Unlike other countries, Iran has not sent condolences to the newly enthroned King Charles III of Britain following the death of his mother Queen Elizabeth II.

“The stances of the Iranian government in diplomatic matters are usually against accepted international norms and this is not surprising to those who regularly follow developments related to Iran,” Germany-based political analystPezhman Golchin told Iran International.

World leaders, including those of Iran’s neighbors such as Turkey and Saudi Arabia, and even the Russian President Vladimir Putin, have sent condolences to the British government and King Charles who has succeeded his mother. The Islamic Republic of Iran andthe Islamic Emirate of Afghanistan have remained silent.

The British monarch visited Iran in 1961, at the end of an extensive Tour of India and Pakistan but not after the Islamic revolution of 1979. Prince Charles who was patron of the British Red Cross, however, made an unofficial visit to the Iranian city of Bam in February 2004 following a devastating earthquake that left around 30,000 people dead. The Prince met with Iran’s president Mohammad Khatami who was considered a more moderate leader.

Prince Charles visiting Iran following the 2004 devastating Bam earthquake

Golchin said the long-standing disputes between the Islamic Republic and Britain which date back to the Islamic Revolution of 1979, and the fact that the British embassy was stormed and taken over by hardliners in 2011 could be among the reasons for the silence of Iranian officials.

Iran’s exiled Prince Reza Pahlavi, however, condoled the British people and royal family on behalf of himself and his family in a message soon after the announcement of the Queen’s death. Prince Reza Pahlavi said in his message that Queen Elizabeth will be remembered as a symbol of wisdom, strength, and grace.

Some hardliners who are generally against the institution of monarchy, beside hostility towards Britain, have even expressed delight over the Queen's death in their social media posts while some others have opined that withholding condolences is a sign of Iran's “independence”.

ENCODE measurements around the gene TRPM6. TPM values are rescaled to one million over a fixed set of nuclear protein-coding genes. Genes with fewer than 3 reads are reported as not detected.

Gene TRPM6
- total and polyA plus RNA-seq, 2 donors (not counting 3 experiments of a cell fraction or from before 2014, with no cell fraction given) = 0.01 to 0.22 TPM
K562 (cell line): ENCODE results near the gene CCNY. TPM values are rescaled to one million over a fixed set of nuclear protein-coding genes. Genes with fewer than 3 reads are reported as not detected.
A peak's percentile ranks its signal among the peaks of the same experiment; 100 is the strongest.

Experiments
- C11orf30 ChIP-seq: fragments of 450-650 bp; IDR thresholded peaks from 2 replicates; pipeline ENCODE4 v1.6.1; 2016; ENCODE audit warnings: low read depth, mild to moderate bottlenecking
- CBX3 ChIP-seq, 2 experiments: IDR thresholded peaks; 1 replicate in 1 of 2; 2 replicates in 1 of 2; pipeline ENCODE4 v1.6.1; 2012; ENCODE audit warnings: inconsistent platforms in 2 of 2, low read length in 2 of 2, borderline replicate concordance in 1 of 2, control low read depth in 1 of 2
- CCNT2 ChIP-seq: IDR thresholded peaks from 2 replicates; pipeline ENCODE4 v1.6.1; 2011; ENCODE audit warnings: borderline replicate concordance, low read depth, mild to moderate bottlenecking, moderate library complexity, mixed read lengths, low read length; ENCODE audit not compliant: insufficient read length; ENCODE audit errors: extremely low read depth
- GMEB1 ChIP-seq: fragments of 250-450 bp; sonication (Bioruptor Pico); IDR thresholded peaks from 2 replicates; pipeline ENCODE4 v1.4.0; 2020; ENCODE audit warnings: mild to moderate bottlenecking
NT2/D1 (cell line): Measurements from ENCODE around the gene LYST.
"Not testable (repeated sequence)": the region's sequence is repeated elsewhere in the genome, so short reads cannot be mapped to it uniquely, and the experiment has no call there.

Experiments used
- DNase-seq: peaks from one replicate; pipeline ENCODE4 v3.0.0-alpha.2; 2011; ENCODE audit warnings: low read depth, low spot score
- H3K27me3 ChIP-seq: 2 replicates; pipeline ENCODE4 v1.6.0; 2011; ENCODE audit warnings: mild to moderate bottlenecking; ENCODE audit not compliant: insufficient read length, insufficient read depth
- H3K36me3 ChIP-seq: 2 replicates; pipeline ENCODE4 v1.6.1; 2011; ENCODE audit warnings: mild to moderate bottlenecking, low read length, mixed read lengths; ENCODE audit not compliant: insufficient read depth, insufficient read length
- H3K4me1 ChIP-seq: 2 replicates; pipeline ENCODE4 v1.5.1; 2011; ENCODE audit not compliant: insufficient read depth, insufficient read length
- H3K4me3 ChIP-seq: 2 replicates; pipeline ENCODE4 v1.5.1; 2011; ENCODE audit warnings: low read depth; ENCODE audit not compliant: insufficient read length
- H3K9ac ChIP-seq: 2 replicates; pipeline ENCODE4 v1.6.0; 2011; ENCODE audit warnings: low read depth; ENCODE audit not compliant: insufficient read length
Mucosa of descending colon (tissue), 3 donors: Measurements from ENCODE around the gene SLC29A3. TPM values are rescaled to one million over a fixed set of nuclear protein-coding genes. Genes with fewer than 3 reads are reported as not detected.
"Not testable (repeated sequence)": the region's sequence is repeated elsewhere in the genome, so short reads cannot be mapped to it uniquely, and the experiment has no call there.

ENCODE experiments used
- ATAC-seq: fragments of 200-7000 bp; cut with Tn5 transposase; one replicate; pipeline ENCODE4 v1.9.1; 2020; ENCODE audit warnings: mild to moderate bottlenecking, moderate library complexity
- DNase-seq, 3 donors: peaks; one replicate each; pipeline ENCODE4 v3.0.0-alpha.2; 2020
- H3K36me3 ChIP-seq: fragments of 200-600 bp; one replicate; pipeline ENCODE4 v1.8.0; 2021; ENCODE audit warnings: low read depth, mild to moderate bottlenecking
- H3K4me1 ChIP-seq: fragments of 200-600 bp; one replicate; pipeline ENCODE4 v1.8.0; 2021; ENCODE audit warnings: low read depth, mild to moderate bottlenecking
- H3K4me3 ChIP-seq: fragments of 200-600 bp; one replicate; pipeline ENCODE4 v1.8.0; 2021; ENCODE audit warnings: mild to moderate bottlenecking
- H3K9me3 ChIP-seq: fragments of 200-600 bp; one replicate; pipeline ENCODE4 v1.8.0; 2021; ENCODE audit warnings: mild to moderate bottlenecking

Iran's Mohammad Reza Shah Pahlavi with Queen Elizabeth in 1970s

In his speeches, Iran's Supreme Leader Ali Khamenei usually refers to Britain as the “Evil Britain” and his disdain is on par with his hostility towards the United States, the “Great Satan”.

In July 2009 during protests following a disputed election which put his favorite candidate Mahmoud Ahmadinejad back in office, Khamenei alleged that Britain had fomented unrest in the country. Soon after his speech Iranian security forces arrested nine local staff of the British embassy in Tehran for alleged incitement of protesters to unrest and espionage.

On November 29, 2011, a group of hardline students many among whom were affiliated with the Basij militia attacked the UK embassy compound a day after Tehran downgraded its diplomatic relations with London over a new sanction imposed on Iran. Attackers took over the embassy for a few hours and forced staff to leave the compound. The UK closed its embassy on the following day and ordered Iranian diplomats to leave London. The two countries only restored full diplomatic relations in August 2015.

Tensions rose again in July 2019 when fast boats of the Revolutionary Guard (IRGC) had an encounter with the British Royal Navy After trying to impede their movement in the Strait of Hormuz.

Relations between Iran and Britain date back to the 13th century but it was in the 19th century that the British Empire became deeply involved in Iranian politics and a negative attitude towards British, and its rival Tzarist Russia began to take deep roots among Iranians. This negative attitude grew worse following the 1953 coup that overthrew the nationalist prime minister Mohammad Mossadegh and restored the Shah.

IITV News (56\')
IITV News (54) - DC
IITV News (54) - DC

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